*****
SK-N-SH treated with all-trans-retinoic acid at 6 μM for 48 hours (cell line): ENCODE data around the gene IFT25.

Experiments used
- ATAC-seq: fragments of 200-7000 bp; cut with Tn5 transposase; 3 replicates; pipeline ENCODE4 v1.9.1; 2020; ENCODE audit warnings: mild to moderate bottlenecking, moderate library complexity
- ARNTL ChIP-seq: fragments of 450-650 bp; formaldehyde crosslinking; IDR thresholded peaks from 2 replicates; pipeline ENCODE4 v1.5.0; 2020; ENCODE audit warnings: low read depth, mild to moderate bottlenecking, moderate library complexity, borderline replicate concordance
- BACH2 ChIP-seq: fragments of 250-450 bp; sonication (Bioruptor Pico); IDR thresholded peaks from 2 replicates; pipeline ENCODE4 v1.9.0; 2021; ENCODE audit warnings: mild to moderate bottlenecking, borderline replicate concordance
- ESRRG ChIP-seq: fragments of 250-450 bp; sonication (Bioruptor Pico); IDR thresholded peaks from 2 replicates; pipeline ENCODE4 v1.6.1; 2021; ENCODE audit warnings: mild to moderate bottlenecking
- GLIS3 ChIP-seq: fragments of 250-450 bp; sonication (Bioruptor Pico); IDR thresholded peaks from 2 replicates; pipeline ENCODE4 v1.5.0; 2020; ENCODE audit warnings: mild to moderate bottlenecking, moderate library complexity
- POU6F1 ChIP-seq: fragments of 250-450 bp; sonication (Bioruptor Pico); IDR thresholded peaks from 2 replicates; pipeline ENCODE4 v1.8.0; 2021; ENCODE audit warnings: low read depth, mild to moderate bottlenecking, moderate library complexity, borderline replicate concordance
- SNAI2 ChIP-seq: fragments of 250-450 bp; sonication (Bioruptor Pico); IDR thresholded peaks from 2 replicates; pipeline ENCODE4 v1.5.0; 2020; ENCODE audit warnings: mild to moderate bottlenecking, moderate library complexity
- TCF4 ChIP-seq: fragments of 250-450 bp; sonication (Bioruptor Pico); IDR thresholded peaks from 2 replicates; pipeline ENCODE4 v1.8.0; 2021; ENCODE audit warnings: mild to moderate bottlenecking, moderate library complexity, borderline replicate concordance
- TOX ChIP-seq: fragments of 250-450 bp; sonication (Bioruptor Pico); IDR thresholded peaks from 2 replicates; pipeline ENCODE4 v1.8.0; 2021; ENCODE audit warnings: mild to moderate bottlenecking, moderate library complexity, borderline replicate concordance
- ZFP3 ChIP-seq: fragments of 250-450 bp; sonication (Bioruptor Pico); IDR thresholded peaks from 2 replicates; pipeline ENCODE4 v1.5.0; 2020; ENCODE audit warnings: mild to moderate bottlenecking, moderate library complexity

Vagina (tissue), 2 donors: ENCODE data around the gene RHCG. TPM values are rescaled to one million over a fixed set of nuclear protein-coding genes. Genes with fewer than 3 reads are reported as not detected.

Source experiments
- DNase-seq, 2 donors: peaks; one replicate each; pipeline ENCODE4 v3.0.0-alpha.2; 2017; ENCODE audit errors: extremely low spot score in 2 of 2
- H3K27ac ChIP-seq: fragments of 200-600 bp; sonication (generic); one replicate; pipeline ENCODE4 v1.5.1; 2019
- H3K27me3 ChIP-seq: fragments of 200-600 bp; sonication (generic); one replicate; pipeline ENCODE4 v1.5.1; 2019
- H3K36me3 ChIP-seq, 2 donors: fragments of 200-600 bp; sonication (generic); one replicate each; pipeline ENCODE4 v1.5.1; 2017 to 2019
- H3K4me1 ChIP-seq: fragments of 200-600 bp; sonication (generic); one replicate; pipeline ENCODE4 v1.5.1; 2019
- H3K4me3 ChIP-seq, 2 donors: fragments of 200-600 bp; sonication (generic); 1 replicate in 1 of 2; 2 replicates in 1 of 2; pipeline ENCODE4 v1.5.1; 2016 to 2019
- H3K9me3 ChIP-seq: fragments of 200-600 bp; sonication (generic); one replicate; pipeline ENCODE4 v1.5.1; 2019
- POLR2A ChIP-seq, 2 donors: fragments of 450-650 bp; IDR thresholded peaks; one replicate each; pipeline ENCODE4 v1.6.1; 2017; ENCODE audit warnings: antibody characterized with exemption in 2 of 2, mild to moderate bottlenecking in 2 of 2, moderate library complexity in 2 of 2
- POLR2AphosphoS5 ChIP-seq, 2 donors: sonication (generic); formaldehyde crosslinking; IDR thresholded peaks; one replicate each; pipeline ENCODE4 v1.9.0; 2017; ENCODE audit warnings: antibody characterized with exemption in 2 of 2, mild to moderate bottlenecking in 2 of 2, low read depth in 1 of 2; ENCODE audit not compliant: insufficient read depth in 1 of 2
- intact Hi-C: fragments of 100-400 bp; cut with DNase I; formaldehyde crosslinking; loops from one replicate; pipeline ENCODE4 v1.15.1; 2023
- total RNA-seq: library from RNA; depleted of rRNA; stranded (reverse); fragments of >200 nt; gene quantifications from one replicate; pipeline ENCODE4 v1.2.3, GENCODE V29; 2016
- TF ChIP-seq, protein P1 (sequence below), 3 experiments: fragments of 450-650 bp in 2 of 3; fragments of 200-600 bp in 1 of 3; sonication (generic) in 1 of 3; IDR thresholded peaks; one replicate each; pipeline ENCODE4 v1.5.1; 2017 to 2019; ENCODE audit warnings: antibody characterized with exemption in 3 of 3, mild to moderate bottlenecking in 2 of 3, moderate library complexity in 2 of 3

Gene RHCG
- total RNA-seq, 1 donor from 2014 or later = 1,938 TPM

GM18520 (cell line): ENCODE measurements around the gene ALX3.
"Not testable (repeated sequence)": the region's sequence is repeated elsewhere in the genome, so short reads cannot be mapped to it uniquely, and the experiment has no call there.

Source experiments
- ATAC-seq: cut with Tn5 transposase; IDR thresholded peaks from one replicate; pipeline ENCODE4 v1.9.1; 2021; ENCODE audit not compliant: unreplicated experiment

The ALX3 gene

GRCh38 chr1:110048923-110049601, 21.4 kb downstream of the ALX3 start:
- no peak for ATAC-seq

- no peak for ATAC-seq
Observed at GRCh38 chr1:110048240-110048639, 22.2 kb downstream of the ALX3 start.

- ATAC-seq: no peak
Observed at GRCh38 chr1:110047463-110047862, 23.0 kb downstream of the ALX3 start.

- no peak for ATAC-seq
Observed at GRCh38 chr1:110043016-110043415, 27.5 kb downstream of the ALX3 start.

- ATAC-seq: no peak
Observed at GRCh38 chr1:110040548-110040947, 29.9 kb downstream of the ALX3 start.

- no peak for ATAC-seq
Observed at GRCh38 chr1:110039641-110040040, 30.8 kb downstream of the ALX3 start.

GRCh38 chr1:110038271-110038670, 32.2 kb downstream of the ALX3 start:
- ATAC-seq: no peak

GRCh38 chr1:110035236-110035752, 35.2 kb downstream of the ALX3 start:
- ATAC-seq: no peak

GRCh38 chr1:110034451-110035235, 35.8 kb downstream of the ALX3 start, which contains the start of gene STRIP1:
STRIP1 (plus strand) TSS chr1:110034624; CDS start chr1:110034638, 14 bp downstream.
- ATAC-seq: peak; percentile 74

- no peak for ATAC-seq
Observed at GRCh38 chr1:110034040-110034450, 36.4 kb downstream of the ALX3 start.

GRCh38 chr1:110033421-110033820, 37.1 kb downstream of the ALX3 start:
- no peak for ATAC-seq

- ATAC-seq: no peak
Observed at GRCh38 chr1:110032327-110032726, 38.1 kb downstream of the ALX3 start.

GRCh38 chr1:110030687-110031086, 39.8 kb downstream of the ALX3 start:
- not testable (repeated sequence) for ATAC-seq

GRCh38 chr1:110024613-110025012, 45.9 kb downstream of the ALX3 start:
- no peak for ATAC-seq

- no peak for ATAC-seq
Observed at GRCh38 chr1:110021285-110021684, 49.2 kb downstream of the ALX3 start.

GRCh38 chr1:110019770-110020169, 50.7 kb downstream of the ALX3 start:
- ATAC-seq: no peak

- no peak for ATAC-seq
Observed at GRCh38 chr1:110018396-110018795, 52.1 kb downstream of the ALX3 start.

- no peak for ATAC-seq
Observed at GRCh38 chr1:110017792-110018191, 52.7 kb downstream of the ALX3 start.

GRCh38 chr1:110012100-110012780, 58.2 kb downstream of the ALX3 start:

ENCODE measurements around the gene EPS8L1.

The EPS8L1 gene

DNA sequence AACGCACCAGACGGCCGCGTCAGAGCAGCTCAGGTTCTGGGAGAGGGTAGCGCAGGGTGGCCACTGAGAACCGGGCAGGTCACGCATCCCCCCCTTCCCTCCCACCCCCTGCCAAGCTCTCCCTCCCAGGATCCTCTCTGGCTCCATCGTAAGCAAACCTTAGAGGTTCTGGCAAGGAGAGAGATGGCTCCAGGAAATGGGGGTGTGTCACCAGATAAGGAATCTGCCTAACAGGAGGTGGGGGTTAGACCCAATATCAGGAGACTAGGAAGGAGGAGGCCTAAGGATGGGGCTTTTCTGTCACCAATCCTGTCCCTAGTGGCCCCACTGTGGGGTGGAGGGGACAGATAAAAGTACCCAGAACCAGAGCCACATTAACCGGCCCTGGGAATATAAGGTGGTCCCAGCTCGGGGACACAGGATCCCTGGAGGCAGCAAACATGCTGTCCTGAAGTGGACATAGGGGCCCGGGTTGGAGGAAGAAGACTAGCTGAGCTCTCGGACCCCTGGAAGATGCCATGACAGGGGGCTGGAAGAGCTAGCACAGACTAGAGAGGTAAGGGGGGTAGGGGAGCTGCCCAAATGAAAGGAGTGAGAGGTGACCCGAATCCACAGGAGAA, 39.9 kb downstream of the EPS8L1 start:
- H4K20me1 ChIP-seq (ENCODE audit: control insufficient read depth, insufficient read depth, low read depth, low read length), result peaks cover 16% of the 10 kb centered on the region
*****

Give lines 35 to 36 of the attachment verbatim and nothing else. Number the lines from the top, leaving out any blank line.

- no peak for ATAC-seq

- no peak for ATAC-seq